The city of Washington is exploring a possible cost share for a sewer line extension project.
At its Oct. 10 meeting, the board of public works instructed Director of Public Services John Nilges to meet with the developer, Kurt Unnerstall, of a new Stone Crest expansion project to discuss cost-sharing options.
Nilges said the new development needs a sewer line. The city was approached by the developer about working together. The idea is to share some of the cost of the project and build a 12-inch sewer line instead of an 8-inch.
Nilges said the project needs a line extension in order to be developed. He said the city has done some cost sharing in the past as long as the project presents some “value” to the city.
“I do believe there is value in this,” he said.
By increasing the size of the line from an 8-inch line to a 12-inch line, Nilges said there is a very good chance a lift station recently installed in the Malvern Hill subdivision would no longer be needed. If the engineering works, he said the bigger line would allow the lift station to be shut down.
Water/Wastewater Superintendent Kevin Quaethem said lift stations have pumps that have about a five year lifespan. To replace the pumps, it’s about a $10,000-$12,000 expense for the city.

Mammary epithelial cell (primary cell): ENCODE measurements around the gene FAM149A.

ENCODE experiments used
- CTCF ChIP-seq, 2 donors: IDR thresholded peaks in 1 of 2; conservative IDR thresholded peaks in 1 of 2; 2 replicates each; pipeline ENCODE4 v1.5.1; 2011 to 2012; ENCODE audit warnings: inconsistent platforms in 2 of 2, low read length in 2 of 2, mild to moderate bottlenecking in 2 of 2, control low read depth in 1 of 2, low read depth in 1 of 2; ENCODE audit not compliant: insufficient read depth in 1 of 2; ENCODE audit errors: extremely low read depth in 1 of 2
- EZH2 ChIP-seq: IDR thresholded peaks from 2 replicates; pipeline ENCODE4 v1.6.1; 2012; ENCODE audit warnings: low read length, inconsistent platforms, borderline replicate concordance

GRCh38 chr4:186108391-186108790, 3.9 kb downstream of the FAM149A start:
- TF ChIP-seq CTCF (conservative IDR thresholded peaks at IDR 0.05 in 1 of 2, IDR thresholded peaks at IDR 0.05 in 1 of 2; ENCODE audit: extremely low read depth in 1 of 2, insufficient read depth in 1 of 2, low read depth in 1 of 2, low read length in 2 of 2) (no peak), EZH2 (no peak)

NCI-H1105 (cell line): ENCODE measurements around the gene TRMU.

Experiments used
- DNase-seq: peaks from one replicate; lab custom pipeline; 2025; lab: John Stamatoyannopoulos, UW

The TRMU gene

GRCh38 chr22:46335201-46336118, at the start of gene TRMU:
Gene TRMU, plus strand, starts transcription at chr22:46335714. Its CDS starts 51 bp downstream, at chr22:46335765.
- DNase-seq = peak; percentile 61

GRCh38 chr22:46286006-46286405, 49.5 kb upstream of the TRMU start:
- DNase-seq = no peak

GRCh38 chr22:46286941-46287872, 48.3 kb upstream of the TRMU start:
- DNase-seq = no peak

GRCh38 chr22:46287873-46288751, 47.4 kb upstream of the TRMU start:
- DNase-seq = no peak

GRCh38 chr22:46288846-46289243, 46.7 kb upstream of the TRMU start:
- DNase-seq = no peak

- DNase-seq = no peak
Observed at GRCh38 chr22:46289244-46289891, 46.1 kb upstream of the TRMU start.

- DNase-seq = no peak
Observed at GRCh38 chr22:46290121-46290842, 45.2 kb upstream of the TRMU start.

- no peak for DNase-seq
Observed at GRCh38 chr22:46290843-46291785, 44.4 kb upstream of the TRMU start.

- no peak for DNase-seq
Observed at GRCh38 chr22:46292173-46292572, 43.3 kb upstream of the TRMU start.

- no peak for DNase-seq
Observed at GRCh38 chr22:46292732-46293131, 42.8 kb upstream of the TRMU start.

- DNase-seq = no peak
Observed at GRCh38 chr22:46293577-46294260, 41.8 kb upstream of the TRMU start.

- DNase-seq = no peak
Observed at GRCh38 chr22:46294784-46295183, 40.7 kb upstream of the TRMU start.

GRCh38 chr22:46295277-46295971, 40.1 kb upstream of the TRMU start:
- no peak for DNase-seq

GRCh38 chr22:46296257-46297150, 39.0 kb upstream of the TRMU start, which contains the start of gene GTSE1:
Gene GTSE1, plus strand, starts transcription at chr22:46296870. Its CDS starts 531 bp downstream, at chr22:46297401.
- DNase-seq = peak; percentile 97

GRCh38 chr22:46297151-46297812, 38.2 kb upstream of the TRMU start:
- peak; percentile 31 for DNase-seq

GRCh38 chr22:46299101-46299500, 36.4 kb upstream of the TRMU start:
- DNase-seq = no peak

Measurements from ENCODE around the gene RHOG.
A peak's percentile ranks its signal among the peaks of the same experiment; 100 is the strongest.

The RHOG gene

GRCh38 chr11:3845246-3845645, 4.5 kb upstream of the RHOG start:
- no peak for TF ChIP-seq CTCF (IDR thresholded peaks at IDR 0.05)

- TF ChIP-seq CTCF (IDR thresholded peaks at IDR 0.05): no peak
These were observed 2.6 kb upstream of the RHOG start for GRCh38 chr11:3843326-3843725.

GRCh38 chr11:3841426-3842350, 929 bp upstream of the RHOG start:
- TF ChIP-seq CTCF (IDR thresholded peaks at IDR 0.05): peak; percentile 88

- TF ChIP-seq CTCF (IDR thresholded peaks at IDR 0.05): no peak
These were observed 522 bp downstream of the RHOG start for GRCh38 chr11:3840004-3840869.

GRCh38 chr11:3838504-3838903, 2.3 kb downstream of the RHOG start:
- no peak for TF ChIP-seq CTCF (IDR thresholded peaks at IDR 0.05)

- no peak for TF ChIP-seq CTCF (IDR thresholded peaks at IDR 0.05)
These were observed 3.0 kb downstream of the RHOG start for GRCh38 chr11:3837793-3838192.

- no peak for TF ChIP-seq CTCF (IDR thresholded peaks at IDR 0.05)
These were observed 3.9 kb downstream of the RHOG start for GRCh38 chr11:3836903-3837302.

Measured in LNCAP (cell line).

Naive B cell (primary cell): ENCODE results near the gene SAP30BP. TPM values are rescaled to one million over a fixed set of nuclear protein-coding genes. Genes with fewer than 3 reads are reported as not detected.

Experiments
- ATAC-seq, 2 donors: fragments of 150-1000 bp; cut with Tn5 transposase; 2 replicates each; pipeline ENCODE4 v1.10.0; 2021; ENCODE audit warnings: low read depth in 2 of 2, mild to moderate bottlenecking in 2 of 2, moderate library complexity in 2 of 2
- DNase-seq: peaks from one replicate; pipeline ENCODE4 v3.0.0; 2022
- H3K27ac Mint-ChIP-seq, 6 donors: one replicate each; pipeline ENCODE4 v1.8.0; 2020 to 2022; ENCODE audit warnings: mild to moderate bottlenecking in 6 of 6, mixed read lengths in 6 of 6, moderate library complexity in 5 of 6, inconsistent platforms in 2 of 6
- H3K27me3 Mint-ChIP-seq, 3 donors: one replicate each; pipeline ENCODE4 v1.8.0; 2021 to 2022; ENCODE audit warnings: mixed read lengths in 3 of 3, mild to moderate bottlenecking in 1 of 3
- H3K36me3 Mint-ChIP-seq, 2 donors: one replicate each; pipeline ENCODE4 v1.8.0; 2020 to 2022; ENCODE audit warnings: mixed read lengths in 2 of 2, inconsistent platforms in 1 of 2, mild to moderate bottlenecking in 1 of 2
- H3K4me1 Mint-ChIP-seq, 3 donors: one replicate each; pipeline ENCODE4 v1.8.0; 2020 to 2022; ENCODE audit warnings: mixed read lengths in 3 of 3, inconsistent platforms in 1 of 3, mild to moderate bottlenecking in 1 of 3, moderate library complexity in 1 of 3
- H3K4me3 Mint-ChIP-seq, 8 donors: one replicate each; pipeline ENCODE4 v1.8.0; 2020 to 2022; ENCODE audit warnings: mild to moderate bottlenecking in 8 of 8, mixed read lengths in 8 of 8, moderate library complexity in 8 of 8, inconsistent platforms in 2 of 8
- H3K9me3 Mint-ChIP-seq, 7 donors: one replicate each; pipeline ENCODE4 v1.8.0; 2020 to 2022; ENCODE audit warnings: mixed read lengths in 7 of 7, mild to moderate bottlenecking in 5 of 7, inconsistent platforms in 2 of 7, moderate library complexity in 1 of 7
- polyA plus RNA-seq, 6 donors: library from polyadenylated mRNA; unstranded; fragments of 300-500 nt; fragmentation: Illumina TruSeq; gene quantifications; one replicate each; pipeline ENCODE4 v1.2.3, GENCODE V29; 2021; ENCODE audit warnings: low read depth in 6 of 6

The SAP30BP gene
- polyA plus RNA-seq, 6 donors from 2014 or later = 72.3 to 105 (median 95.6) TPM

Another bonus for the city would be having more property near city sewer lines. Nilges said the development of Washington in the future looks to be heading south, so helping expand the sewer line would allow for more future developments to hook up to the city’s system.
Nilges said he hasn’t run the numbers yet for the extension project, but estimated building the 1,300 feet of 12-inch pipes would cost about $45,000. He said the city paying for a share of that now, would lead to savings later by not having to regularly replace the lift station pumps.
Nilges said he isn’t sure what the cost share would entail. He said it could be a 50-50 split or something like the city just paying for the cost difference between the 8-inch and 12-inch line.
With the board’s permission, he wants to meet with the developer and come back in November with a clearer picture of what the expense would be for the city.
The board backed the idea. Board Chairman Kurt Voss said he appreciates Nilges’ forward thinking.
“A little money spent today could save us more down the road,” Voss said.